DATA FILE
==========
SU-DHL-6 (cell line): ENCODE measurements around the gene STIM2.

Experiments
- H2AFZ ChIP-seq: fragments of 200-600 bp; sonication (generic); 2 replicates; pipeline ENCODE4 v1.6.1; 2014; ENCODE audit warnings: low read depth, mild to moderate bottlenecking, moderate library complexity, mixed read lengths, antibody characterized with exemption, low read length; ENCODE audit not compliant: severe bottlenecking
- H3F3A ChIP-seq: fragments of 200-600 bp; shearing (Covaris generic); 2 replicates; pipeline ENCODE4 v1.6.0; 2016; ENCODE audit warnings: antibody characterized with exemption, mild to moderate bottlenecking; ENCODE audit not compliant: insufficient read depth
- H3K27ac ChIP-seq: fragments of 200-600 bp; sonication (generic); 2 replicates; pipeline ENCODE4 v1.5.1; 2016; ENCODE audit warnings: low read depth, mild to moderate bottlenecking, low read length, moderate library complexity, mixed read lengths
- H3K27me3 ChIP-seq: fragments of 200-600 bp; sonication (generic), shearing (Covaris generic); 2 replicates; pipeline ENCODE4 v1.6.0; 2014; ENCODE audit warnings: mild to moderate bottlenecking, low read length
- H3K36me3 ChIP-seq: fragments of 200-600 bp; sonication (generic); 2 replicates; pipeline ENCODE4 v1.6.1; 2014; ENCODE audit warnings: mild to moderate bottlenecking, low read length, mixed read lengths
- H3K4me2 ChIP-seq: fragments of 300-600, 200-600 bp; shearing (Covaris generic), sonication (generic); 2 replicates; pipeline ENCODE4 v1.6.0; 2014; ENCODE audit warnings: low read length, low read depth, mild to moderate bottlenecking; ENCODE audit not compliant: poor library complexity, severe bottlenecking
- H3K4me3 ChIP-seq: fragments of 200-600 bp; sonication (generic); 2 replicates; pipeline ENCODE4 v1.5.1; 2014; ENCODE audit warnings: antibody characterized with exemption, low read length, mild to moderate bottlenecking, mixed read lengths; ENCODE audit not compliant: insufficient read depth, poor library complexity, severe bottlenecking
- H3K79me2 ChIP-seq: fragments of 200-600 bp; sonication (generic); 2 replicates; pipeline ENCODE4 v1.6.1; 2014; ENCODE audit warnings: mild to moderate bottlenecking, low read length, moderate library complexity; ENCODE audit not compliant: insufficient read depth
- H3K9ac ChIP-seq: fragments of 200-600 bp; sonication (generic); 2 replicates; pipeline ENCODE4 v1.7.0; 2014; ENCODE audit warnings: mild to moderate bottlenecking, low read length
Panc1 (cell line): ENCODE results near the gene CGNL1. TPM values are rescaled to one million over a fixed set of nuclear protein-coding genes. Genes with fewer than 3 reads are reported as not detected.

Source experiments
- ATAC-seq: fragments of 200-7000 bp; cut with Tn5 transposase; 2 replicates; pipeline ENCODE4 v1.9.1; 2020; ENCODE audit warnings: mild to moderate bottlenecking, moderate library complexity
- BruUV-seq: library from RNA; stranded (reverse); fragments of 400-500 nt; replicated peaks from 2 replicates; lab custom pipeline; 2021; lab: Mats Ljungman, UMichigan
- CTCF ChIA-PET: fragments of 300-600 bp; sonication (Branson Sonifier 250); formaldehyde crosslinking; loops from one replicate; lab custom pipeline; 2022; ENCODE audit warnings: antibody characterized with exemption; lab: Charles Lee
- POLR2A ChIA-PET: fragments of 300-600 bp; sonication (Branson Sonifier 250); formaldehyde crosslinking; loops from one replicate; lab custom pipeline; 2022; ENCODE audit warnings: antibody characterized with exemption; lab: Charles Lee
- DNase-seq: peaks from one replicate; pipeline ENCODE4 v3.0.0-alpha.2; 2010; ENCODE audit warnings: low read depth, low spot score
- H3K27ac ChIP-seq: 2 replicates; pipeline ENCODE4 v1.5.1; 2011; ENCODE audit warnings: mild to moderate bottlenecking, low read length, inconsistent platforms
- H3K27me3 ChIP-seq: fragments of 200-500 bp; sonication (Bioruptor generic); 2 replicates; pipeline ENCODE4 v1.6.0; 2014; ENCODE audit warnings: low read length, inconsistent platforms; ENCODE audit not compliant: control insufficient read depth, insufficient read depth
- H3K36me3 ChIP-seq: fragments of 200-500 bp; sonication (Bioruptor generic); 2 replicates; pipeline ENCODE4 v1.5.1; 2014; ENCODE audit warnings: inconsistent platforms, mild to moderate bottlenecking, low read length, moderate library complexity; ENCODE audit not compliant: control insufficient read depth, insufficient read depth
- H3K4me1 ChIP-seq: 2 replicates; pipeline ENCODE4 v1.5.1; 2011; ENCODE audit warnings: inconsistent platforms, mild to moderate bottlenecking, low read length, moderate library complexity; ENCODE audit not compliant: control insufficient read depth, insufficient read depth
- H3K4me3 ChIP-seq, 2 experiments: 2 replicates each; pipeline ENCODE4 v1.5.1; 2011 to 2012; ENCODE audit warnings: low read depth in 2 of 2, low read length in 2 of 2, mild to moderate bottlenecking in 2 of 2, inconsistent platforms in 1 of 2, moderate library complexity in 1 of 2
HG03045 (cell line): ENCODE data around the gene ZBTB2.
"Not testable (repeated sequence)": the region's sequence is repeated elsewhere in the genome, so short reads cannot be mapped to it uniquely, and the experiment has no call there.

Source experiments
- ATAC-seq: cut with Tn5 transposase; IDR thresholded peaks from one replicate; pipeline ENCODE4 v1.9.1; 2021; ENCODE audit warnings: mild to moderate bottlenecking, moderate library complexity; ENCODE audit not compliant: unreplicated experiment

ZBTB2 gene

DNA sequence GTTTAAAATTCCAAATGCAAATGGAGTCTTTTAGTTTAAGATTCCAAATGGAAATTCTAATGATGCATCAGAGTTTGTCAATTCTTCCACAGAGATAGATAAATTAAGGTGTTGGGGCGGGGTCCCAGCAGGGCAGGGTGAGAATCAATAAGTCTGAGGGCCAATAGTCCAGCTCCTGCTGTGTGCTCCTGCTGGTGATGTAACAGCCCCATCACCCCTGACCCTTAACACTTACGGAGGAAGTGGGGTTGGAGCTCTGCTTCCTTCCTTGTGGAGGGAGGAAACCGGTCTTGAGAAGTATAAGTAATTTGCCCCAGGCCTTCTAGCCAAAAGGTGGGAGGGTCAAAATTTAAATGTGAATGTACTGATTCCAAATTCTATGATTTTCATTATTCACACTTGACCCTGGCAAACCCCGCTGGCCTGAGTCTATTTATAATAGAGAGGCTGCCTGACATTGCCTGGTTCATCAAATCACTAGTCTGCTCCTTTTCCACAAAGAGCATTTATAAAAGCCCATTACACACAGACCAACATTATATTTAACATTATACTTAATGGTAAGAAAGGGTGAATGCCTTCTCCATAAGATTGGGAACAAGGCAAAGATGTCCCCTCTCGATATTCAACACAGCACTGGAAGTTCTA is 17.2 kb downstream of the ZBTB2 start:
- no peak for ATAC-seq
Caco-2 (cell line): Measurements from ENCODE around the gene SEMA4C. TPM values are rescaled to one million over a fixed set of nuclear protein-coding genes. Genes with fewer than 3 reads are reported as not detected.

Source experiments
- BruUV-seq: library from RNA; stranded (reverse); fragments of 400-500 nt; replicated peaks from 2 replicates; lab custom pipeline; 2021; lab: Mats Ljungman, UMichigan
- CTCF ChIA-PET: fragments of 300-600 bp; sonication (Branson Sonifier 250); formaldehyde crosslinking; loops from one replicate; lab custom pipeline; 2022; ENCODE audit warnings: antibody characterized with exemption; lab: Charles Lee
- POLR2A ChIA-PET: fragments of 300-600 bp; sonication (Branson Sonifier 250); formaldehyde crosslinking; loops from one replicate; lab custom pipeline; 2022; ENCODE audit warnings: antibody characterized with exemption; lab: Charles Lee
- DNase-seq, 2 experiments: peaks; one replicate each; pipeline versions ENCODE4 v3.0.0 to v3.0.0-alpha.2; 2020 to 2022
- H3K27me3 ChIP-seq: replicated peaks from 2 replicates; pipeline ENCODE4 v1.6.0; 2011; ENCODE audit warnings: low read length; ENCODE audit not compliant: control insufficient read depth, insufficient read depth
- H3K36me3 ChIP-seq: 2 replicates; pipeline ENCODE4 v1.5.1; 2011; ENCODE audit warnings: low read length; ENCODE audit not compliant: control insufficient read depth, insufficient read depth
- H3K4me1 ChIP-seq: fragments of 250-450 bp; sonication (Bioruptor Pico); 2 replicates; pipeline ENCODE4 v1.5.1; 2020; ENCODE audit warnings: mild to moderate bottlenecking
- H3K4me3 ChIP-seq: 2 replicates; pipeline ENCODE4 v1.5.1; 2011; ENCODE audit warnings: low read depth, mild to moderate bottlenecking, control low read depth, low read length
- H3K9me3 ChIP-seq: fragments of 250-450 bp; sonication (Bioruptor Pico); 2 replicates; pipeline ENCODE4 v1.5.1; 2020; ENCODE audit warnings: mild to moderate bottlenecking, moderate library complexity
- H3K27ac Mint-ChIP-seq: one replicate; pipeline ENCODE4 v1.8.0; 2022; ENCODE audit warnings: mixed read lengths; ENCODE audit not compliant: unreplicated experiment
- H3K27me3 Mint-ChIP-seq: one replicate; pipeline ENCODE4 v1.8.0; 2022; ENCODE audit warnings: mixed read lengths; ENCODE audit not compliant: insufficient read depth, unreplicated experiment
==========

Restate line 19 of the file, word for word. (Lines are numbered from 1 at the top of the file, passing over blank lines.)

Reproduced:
- H3K27ac ChIP-seq: 2 replicates; pipeline ENCODE4 v1.5.1; 2011; ENCODE audit warnings: mild to moderate bottlenecking, low read length, inconsistent platforms